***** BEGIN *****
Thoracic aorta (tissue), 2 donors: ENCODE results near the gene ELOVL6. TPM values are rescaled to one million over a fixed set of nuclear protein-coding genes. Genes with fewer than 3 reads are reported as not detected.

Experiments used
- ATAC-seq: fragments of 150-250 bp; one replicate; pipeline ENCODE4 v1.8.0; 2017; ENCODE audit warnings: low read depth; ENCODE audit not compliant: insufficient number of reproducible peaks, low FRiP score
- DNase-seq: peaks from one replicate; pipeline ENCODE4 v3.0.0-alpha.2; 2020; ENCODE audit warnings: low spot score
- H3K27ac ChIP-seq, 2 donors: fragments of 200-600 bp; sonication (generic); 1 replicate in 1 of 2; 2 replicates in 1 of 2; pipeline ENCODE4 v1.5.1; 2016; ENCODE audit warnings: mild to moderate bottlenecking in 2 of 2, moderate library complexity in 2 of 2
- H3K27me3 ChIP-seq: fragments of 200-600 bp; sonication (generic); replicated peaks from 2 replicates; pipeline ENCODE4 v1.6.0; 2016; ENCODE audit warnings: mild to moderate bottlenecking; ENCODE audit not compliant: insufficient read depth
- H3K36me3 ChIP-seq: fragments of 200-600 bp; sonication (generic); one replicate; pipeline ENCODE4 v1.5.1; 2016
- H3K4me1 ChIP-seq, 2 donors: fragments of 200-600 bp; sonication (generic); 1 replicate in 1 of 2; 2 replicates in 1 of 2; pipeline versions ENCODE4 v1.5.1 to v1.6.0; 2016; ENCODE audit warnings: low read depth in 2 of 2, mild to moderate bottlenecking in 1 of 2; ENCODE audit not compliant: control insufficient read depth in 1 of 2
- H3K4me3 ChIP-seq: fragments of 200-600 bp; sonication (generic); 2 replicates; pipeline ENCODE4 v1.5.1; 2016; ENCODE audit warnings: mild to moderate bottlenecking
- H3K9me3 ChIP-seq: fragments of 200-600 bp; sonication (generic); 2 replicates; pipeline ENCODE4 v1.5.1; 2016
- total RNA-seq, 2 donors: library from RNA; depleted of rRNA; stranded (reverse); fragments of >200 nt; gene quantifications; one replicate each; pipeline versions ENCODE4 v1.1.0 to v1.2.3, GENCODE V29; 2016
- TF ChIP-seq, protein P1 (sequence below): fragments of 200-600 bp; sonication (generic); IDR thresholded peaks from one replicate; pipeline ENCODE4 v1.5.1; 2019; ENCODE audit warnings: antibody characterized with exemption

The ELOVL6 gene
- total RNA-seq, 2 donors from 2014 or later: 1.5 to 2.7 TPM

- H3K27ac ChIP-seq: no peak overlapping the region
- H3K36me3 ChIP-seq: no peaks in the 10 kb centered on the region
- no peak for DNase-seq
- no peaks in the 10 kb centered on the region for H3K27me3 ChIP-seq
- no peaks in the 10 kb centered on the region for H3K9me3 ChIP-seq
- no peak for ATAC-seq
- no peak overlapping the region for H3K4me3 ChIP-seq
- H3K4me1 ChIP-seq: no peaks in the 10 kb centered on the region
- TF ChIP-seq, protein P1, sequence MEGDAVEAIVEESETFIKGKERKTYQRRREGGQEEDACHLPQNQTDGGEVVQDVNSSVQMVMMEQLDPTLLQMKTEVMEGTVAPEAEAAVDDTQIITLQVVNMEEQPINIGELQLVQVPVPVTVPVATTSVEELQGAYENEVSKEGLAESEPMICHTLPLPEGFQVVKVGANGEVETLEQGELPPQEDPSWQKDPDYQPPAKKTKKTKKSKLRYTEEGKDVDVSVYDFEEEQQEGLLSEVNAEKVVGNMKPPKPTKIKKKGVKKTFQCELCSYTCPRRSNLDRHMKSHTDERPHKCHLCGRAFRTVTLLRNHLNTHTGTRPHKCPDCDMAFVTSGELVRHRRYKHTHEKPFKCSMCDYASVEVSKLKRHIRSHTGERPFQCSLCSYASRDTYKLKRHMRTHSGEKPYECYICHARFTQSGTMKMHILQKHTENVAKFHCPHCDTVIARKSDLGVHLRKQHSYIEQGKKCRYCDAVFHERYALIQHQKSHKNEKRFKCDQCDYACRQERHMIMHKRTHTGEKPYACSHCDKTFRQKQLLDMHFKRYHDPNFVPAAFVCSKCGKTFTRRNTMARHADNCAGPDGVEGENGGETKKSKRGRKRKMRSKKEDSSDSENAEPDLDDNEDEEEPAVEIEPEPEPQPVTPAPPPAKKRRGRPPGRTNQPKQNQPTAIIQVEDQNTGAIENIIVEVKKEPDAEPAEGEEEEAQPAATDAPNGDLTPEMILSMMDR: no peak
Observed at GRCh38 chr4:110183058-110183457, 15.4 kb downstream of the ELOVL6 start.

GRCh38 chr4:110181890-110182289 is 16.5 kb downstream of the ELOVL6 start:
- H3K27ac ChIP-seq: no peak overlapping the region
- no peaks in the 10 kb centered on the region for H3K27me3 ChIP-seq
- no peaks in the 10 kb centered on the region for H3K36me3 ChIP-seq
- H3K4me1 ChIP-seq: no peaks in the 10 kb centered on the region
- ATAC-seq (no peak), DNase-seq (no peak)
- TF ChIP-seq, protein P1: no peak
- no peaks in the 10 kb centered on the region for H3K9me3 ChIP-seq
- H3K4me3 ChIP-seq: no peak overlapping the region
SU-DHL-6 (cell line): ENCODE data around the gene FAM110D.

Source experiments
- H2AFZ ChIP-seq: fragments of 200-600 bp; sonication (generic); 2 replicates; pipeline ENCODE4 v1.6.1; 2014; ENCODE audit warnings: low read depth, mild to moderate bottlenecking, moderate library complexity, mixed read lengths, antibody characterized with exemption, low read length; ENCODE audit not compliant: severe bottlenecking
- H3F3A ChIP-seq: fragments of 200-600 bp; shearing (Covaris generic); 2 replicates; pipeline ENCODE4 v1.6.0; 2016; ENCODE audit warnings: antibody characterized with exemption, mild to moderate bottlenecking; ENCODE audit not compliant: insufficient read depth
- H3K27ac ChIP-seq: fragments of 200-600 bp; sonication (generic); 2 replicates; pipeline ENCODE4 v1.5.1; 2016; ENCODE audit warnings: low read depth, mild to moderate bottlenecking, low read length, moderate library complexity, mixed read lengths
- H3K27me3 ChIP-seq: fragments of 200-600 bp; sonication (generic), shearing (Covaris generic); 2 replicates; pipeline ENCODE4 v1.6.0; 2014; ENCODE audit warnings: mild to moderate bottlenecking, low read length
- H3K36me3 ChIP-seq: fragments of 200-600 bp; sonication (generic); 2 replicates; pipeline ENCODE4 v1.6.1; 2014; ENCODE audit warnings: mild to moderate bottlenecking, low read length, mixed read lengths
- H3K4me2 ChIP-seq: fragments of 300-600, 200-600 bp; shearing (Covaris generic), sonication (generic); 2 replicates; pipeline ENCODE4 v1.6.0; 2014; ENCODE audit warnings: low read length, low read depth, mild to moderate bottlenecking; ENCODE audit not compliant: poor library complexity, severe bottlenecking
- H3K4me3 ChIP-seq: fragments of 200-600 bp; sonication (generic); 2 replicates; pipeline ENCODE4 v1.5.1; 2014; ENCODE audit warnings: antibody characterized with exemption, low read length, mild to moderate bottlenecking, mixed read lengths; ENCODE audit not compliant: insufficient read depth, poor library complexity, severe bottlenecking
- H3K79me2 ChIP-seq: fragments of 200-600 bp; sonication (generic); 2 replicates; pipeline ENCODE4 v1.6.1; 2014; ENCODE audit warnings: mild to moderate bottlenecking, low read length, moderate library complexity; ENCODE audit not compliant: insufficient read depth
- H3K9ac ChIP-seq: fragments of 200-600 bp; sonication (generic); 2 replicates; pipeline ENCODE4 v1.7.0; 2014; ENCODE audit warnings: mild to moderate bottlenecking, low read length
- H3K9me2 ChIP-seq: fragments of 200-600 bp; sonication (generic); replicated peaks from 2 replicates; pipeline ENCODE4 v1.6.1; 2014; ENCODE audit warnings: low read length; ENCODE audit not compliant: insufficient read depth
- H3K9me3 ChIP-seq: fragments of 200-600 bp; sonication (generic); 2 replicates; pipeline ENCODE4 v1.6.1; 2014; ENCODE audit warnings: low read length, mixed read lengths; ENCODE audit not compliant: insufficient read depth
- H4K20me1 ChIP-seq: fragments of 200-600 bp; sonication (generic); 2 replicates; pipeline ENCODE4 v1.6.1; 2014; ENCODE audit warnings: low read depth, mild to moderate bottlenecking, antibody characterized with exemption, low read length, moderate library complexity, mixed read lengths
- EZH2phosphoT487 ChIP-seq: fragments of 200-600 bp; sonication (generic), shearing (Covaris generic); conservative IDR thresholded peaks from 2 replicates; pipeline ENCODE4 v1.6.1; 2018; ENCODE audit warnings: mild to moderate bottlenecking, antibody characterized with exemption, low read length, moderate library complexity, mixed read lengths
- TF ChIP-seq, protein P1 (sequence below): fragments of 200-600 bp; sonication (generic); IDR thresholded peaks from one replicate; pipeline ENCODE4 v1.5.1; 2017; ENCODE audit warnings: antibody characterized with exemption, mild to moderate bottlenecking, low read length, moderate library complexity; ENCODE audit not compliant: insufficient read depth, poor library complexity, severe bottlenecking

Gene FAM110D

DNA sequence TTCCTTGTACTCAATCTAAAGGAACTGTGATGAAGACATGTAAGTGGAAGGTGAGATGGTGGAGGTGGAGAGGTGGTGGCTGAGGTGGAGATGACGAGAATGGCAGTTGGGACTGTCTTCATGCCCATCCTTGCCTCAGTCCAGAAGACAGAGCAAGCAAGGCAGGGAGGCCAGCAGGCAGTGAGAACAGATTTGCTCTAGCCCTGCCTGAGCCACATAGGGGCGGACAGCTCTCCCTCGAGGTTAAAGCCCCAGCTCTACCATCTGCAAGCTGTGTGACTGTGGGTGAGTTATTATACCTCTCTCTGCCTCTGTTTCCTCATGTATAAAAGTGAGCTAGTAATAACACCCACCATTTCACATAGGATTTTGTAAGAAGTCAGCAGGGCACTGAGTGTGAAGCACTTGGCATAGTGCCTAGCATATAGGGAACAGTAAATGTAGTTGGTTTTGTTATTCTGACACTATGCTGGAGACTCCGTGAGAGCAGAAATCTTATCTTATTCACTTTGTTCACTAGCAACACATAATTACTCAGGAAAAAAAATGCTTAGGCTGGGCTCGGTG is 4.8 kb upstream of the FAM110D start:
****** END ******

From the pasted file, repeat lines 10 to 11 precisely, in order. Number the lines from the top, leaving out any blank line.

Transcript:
- H3K9me3 ChIP-seq: fragments of 200-600 bp; sonication (generic); 2 replicates; pipeline ENCODE4 v1.5.1; 2016
- total RNA-seq, 2 donors: library from RNA; depleted of rRNA; stranded (reverse); fragments of >200 nt; gene quantifications; one replicate each; pipeline versions ENCODE4 v1.1.0 to v1.2.3, GENCODE V29; 2016